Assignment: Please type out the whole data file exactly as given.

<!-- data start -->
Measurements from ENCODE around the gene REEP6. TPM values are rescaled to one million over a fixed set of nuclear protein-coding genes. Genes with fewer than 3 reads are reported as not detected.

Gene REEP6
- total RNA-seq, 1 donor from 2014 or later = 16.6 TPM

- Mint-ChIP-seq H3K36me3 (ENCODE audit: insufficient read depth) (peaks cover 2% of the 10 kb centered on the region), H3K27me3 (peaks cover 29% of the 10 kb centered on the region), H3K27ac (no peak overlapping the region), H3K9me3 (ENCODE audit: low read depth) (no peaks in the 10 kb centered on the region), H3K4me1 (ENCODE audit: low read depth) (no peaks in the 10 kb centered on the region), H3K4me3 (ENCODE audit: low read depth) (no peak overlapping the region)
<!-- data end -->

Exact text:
Measurements from ENCODE around the gene REEP6. TPM values are rescaled to one million over a fixed set of nuclear protein-coding genes. Genes with fewer than 3 reads are reported as not detected.

Gene REEP6
- total RNA-seq, 1 donor from 2014 or later = 16.6 TPM

- Mint-ChIP-seq H3K36me3 (ENCODE audit: insufficient read depth) (peaks cover 2% of the 10 kb centered on the region), H3K27me3 (peaks cover 29% of the 10 kb centered on the region), H3K27ac (no peak overlapping the region), H3K9me3 (ENCODE audit: low read depth) (no peaks in the 10 kb centered on the region), H3K4me1 (ENCODE audit: low read depth) (no peaks in the 10 kb centered on the region), H3K4me3 (ENCODE audit: low read depth) (no peak overlapping the region)